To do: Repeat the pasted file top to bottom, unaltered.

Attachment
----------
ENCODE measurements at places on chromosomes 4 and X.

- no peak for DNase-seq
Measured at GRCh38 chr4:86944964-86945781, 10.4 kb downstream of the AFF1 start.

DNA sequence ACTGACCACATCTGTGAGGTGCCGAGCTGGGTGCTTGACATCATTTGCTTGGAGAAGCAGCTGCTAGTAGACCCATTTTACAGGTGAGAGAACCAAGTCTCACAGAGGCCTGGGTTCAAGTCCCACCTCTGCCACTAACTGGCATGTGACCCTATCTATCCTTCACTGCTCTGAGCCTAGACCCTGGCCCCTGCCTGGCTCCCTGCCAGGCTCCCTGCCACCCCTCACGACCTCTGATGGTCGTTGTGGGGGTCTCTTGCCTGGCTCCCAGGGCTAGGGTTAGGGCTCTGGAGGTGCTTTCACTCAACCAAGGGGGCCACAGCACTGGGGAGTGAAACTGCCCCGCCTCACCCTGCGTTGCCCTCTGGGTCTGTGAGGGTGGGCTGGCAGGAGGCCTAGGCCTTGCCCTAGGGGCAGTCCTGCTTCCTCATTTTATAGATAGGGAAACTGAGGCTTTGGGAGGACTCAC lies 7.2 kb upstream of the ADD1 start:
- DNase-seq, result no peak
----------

ENCODE measurements at places on chromosomes 4 and X.

- no peak for DNase-seq
Measured at GRCh38 chr4:86944964-86945781, 10.4 kb downstream of the AFF1 start.

DNA sequence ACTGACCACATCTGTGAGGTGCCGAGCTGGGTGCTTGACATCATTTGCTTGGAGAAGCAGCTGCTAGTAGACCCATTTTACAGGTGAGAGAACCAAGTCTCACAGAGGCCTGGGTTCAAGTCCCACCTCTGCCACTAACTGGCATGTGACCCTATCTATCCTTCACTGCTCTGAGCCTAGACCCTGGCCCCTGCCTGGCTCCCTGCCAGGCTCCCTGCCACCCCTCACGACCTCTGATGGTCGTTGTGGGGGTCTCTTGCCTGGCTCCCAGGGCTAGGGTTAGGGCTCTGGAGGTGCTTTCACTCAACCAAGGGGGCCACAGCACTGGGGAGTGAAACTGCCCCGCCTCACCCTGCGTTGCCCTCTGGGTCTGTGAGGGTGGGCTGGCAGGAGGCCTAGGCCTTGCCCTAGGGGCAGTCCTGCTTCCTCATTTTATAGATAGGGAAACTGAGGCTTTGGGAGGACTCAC lies 7.2 kb upstream of the ADD1 start:
- DNase-seq, result no peak